Any rules of thumb when pricing steel and overall knowing you are getting a fair price for the material and construction of the sign?
It my understanding that the majority of the sign cost is in the steel but it is also my understanding that steel prices have dropped significantly.
Steel prices have come down slightly, but I would not expect a big reduction in structure prices any time soon. Although steel is the number one cost of a structure, there is also a lot of labor involved in fabrication, and a significant risk in building such things that requires a decent profit. Unlike many things in life, like mowing your yard, structure fabrication cannot be bid on by just anyone. A reputable fabricator will need engineered drawings, insurance, references, and a physical shop you can theoretically come out and inspect. There are fly-by-night outfits that do steel fabrication – but they should be avoided. The liability of a structure collapse is so great that you should never even entertain a bid from someone who is not qualified.
You need to get 3 to 5 written bids on any structure project. If one bid comes in incredibly low, make sure that the bidder is qualified, and that the structure is apples to apples with the other bidders. Normally, the prices are pretty competitive. Make sure that you don’t include the erection price in your decision on who to build the structure. That is a totally different bidding process. You would not use an erector from Arizona to build a structure in Atlanta – but you might use a structure from Arizona shipped to Atlanta. So get a separate bid for both fabrication and erection.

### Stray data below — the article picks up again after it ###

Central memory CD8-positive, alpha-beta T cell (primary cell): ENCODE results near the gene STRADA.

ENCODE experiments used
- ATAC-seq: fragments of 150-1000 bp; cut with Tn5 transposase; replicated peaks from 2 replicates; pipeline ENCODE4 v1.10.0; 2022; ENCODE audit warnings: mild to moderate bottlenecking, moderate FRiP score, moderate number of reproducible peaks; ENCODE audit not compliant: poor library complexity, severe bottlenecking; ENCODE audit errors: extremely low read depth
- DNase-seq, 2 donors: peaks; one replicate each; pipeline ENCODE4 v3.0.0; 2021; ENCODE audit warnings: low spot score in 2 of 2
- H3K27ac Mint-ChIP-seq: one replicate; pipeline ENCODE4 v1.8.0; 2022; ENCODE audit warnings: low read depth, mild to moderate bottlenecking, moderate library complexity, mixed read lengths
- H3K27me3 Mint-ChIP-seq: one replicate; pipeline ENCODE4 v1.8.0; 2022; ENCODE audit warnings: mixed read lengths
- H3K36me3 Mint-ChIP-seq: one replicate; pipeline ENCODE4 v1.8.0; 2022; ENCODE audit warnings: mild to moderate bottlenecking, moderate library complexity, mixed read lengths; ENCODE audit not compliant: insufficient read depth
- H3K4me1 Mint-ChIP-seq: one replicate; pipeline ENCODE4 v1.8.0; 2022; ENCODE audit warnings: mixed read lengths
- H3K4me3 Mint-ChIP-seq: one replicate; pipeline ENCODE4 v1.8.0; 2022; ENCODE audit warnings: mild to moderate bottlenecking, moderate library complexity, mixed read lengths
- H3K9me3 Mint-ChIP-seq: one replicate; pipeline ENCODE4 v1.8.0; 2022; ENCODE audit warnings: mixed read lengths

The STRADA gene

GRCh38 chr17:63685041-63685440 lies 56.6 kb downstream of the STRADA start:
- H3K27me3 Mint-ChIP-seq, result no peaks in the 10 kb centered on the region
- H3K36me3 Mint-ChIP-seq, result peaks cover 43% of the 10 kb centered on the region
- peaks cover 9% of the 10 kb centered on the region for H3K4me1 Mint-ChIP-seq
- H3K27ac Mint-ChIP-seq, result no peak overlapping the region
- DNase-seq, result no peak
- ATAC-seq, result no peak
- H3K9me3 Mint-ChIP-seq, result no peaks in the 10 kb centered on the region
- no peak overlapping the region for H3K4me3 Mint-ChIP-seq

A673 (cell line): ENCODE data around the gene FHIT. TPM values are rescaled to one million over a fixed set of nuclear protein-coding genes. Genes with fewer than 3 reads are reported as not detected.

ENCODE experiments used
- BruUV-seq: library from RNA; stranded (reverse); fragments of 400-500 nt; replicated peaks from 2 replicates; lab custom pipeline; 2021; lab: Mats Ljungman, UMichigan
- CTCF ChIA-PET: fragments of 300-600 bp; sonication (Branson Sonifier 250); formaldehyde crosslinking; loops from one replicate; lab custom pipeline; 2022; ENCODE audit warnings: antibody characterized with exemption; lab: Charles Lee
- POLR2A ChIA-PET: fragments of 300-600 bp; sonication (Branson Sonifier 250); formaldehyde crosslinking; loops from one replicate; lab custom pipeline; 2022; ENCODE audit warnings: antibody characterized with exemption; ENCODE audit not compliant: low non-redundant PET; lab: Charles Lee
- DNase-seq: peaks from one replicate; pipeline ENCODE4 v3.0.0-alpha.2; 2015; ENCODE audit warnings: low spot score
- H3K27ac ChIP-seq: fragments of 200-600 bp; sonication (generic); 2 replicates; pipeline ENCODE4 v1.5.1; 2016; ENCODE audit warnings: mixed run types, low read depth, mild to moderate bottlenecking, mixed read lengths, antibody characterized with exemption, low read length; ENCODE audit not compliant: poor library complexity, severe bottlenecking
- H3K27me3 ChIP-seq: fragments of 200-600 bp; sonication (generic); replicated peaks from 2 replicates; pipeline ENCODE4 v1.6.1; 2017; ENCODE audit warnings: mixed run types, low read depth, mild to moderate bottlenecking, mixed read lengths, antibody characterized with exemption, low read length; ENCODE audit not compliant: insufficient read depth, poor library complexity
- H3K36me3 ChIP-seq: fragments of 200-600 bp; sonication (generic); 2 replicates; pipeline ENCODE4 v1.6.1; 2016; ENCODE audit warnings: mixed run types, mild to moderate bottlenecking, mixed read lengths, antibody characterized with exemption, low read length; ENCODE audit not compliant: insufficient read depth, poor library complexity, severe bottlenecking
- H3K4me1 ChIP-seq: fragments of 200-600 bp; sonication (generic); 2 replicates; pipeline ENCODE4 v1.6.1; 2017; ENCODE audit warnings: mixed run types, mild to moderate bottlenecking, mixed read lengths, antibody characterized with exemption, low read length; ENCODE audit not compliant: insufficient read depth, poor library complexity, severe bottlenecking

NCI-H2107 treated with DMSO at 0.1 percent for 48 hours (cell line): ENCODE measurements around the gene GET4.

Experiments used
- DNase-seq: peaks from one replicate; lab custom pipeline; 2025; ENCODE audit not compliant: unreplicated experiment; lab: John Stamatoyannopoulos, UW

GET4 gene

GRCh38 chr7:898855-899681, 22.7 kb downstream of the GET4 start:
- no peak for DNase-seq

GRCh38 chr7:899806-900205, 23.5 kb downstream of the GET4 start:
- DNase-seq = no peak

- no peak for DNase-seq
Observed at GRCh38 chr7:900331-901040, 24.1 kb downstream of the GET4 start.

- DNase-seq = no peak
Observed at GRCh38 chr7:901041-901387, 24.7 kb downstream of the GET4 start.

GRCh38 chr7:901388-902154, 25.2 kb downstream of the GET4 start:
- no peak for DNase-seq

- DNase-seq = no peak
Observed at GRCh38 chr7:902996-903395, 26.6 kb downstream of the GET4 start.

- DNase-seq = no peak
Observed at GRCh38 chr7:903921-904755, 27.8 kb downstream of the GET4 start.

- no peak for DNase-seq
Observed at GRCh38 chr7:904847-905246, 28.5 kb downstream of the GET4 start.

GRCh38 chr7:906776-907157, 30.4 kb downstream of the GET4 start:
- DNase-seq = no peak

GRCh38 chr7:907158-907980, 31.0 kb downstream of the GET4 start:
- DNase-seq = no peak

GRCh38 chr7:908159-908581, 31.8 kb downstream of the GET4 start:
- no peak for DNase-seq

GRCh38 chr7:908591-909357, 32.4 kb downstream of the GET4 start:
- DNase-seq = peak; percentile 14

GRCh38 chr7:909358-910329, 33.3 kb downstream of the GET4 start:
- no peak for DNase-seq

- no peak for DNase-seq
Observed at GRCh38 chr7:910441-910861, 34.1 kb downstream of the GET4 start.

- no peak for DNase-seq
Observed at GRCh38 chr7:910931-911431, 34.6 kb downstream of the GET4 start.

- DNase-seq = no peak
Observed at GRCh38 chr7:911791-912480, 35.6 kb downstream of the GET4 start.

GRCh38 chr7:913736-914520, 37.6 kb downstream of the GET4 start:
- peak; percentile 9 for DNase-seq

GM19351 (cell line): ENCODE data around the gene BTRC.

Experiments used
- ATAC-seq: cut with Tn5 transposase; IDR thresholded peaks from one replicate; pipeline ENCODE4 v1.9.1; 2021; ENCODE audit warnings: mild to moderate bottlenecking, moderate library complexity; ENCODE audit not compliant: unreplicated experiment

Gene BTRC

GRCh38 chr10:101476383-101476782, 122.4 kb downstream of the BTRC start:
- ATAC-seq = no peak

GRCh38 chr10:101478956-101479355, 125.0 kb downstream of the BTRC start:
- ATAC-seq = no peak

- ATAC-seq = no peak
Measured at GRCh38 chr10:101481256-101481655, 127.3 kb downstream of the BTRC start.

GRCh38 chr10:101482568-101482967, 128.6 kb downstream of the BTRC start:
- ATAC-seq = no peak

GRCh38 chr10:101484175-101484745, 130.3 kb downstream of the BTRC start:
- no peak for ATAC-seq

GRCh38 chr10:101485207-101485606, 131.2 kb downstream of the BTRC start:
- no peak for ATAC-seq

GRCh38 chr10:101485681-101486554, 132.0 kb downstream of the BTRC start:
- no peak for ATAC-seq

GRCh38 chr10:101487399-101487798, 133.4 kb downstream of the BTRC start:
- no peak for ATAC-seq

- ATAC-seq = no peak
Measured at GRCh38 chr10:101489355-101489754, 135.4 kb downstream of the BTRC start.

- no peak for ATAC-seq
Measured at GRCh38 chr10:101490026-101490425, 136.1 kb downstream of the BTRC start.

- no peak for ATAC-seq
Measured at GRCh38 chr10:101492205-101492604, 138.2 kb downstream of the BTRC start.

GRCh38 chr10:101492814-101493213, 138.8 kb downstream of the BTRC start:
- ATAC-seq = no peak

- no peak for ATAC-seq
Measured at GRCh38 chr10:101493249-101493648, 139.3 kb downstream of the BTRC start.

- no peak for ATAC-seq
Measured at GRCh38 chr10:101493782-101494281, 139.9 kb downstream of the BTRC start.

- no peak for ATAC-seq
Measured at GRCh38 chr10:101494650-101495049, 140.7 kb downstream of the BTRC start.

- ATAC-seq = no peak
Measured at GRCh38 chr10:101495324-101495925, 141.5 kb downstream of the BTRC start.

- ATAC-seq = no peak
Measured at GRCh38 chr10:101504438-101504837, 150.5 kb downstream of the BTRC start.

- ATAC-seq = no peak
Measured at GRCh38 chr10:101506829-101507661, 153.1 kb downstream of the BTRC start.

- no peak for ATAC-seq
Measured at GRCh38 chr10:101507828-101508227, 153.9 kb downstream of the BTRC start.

Once you have bid a bunch of structures, you will see that certain fabricators have a “specialty” in which they are always the low bidder, such as 30 sheet poster units. Eventually, you will instinctively know who to call for every structure type and, although you will still want to get competitive bids, you will guess correctly 90% of the time.
Can you give me a ballpark number on a 12’x24’ Painted Bulletin, 25’ To the Top, Center Pole, Single Face, Trivision ready monopole sign. The sign is not going to be too big as you can tell due to ordinance. I understand I may not be giving you enough info to give an exact number but even a range. Thanks again.
You are probably looking at a range of $20,000 to $50,000 based on your exact location, soil condition, height and other factors. There is no such thing as a “trivision ready monopole”. A trivision unit fits on the face of a regular sign. It does not create any significant additional windload. So what you are looking for is a standard 12’ x 24’ unit, although probably with a “V” or single sided, since a back to back may be too tight together to have access to mount and maintain a trivision. You’ll need to ask the contractor. My range is meaningless – all that matters are the real bids you receive from calling the fabricators.